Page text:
Cybersecurity Companies Will Soon Have Millions of Jobs They Can’t Fill. Here’s the Tactic They’re Using to Close the Talent Gap
By Millena Miller
Cybersecurity is the latest of the non-traditional industries turning to apprenticeships to recruit talent
While many employers now are grappling with the tight job market and historically low unemployment rate, one industry in particular is facing a severe hiring shortage. Cybersecurity companies have struggled to find enough good, qualified hires for decades and the situation is only getting worse: By 2020, the industry will have more than 1.5 million unfulfilled positions, according to Harvard Business Review.
“We have a critical shortage of skilled cyber employees because everything we do is now connected to the Internet,” says Leigh Armistead, president of Hampton, Virginia-based cybersecurity company Peregrine Technical Solutions.
As a result, some cybersecurity companies are trying to groom the next crop of employees by borrowing a training tactic more common to blue-collar industries like construction and manufacturing: apprenticeships.
Washington has been pushing the apprenticeship model in recent years as a way to close the skills gap in a number of industries. Both the Obama and Trump administrations have made the programs a “pillar of the workforce training strategy,” says Tamar Jacoby, president of nonprofit organizationImmigrationWorks USA and think tank Opportunity America. Obama administration directed $265 million toward expanding apprenticeships while the Trump administration so far has authorized $150 million in funding to encourage more industry-recognized programs. The funding has helped boost the number of registered apprentices to half a million in 2017, up 42 percent from 2013, and in non-traditional fields like insurance, nursing, and finance.
Cybersecurity companies have embraced apprenticeships in part because the training is especially effective in industries where best practices quickly become outdated. The trainees learn, among other tasks, how to manage and defend a network from various security threats, which are constantly changing. Combining both classroom knowledge and practical skills from on-the-job learning is what Jacoby calls the “gold standard” of training.
As such, it’s no small investment: a single certified apprentice can run a company $25,000 to $30,000 dollars a year, which includes the college courses and a wage.
But companies say the investment is worth it because of the employee loyalty it fosters. “They’ve been part of your culture for two to three years,” says Armistead. “The idea is they’re going to stay.”
That’s what Keith Kregg, vice president at Innovative Systems in Raleigh, North Carolina, is betting. He says competitors have been “cherry picking” the company’s employees as soon as six months after they’re hired. As a way to preempt the job hopping, six years ago the company decided to develop an apprenticeship program to help grow talent in-house. The first cohort with five apprentices launched in 2015; this year all five will receive full-time offers with salaries upwards of $80,000. (Entry-level salaries without the training range from $60,000 to $65,000.)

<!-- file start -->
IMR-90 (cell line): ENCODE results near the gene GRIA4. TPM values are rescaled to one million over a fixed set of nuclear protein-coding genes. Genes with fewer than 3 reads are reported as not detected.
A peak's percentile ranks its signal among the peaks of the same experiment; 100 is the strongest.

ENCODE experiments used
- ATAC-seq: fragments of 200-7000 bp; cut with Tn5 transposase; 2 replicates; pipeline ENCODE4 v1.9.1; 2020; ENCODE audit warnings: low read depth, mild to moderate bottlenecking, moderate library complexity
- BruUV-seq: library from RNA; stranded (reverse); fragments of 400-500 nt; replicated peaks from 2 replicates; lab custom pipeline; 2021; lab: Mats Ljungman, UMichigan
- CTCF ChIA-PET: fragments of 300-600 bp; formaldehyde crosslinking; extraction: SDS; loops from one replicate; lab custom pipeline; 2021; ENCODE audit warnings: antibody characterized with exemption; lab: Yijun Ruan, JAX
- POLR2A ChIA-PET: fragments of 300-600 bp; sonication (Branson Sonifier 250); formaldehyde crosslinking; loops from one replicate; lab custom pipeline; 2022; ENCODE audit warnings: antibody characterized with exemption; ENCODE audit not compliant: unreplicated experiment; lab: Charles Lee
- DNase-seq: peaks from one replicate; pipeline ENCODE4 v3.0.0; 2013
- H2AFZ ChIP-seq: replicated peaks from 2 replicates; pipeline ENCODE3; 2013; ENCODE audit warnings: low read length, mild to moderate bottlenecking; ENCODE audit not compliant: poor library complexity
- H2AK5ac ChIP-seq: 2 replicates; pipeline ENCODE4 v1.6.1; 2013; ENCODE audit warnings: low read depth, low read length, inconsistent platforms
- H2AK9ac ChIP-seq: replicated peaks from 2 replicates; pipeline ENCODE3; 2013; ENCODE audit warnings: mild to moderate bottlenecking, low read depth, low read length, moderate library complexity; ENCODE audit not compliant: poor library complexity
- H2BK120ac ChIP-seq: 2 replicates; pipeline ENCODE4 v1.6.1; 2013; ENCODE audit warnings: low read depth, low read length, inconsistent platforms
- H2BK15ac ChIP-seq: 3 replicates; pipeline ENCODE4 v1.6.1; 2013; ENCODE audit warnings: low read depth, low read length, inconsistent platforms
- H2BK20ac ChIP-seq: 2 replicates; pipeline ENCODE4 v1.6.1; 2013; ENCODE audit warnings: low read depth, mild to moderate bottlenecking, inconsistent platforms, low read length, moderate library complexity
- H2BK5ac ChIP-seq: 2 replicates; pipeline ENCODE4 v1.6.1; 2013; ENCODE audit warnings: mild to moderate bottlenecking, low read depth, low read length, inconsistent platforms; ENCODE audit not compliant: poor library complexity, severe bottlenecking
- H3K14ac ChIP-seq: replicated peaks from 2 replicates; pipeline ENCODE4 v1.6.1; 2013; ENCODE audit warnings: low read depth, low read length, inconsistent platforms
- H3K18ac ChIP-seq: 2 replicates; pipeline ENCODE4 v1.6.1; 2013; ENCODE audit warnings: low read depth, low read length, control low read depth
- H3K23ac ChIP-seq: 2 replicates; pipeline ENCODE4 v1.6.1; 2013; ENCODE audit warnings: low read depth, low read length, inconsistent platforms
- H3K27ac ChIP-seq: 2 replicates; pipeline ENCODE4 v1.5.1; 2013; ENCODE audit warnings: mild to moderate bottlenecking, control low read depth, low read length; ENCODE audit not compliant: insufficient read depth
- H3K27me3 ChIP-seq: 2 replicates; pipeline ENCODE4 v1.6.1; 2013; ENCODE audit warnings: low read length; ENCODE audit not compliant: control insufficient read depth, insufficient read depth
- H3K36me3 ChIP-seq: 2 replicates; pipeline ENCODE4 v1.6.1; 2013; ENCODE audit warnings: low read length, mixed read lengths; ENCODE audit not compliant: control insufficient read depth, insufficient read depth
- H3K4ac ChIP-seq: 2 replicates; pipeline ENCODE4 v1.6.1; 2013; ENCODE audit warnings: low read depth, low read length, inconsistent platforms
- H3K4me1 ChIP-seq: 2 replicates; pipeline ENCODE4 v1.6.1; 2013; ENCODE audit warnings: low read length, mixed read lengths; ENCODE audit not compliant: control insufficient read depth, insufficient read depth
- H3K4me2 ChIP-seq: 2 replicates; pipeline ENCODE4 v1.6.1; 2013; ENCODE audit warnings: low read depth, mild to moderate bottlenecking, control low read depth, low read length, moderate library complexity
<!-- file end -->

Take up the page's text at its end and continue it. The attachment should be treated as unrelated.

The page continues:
In Mount Pleasant, South Carolina, Girish Seshagiri, vice president of ISPHI, which provides cyber services for the government, has found a way to make apprenticeships more affordable at scale.
In 2013, Seshagiri partnered with two other small companies — a credit union and manufacturer — and community colleges in Illinois to develop a joint apprenticeship program with a curriculum modeled after Carnegie Mellon’s. (ISHPI’s software team is based in Peoria, Illinois.) The group launched the first cohort two years later with seven apprentices. The model “will be applicable for the smaller employers, so they can come together,” he says. “None of us is big enough to have [our own] class of 15.”
The model is cost-effective: ISHPI’s apprentices earn $12.50 per hour plus receive mentorship and lodging. The companies collectively decide on college curriculum, wages, competency standards, and how to interface with government agencies.
In general, apprenticeships are “a big undertaking for the employer,” says Jacoby. In addition to the costs and logistics, white-collar employers and potential apprentices often also have to overcome the perception that apprenticeships lead to blue-collar occupations, she says.
Still, if the talent gap continues to widen, these programs are going to become more appealing. “Many employers are seriously worrying where the next workers are going to come from,” she says. “If your job has some skill attached to it, you’re thinking about who’s going to train them — so it’s possible that more white-collar companies will go there.”